However, to categorically dismiss the use of any gore in this or other circumstances or ignore its emotional potential is a mistake. Certainly, pointless gore can numb. But careful gore can contribute to emotional impact, creating the opposite effect—a heightened sense of fear or loss when a character suffers. Contrary to Sherman’s assertion, novels set during the Holocaust have been successfully—often wrenchingly— written. An example from young adult literature must include The Book Thief (2007) by Markus Zusak. Zusak’s unconventional and deeply moving story is told by Death, who follows the orphaned book thief, Liesel, as she finds a home and tries to save a Jew in Nazi Germany. The Book Thief is a remarkably restrained novel for its subject matter, yet gore is one element Zusak uses to great effect.
In the book’s opening pages, Liesel stands with her mother as two gravediggers attempt to crack open a hole for her dead brother in a frozen wasteland beside a stopped train. Once the deed is done, everyone but Liesel leaves. Kneeling, she attempts to dig through the snow to rescue him. Zusak’s prose is spare and uses body parts—scars, blood, skin, the heart—to masterful, wrenching effect:
While it’s true that few consumers of children’s literature inhabit war zones or become involved with murder for hire, many do live within or close to violence, whether it is in homes, schools, or neighborhoods. Perhaps we don’t want to recognize this, but many children live with gore as an everyday part of their lives through street violence, domestic abuse, or out-of-control bullying, including that administered by their own families. Unlike Isaacs, fellow teacher S. Miller (2005) teaches young adult books that include violence and gore, among them Shattering Glass (2003), Gail Giles’s Carrie-esque story about a high school clique’s persecution of a nerdy boy. In that story, instead of isolating the fat and awkward Simon Glass, the clique follows the lead of a new alpha male student who tries to “remake” Glass into a popular kid. The results are not only tragic but gory, as the violence of bullying takes shape in a murderous attack.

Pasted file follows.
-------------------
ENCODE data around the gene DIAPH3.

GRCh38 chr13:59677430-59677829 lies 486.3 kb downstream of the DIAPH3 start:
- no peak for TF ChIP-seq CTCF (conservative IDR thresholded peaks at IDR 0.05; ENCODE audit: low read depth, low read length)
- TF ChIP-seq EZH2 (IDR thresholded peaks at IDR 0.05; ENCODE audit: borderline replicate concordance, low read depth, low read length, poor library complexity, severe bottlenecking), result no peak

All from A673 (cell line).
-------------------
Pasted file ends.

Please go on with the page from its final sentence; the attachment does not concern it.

Miller’s students come from predominately urban, Hispanic, and poor neighborhoods in Santa Fe, New Mexico. When asked why they enjoyed reading about or playing with violence, students were eager to answer:
For these students, lived and virtual experience exist simultaneously and permeably, as the hallway and virtual bullying mesh, and the ever-present armed policeman in the halls reminds students of the armed killers in places like Sandy Hook or in virtual settings like Liberty City in “Grand Theft Auto IV.” Particularly in the United States, violence is a part of our culture. Like any element of “real life,” it inevitably makes its way into the stories we tell ourselves.
Like any other tool, gore can be used well or poorly, indiscriminately or to help create just the kind of nuance and depth that fairy tales lack. Parents and teachers are rightly concerned about pointless gore; however, a thoughtful use of gore can speak to our shared vulnerability and humanity, taking the “flat” characters of fairy tales into the multidimensional world of great stories. Bodies are sectioned metaphorically on the page as a way to evoke how we all feel broken by life. Zusak’s Liesel literally sees her broken heart as it stubbornly beats, an apt metaphor for how human beings feel emotional pain. The question should not be, “Is gore used?”—thus introducing coarseness and misery. Rather, we should ask, “How is gore used?”—to merely titillate and shock, or to mount an effective, fresh, and meaningful exploration of the human condition?
The Marbury Lens (2010) begins with a boy who tells us that in other places, “boys like me usually ended up twisting and kicking in the empty air beneath gallows. It’s no wonder I became a monster, too” (p. 3). Something is very wrong in this world. Smith uses gore to convey that wrongness.
In an email exchange with me, Smith said he began writing the book with this image of a hanged boy. “I knew that my initial object was to tell a story about a victim who becomes a monster of sorts” (A. Smith, personal communication, February 18, 2013). Smith immediately gives us a visual map of the contrast between Jack, his protagonist, and what other, normal boys experience. Other boys mark defining moments by happy, traditionally masculine things: sports, cars, fishing. But what marks Jack is horror and gore, evoking powerlessness, not a traditionally masculine position.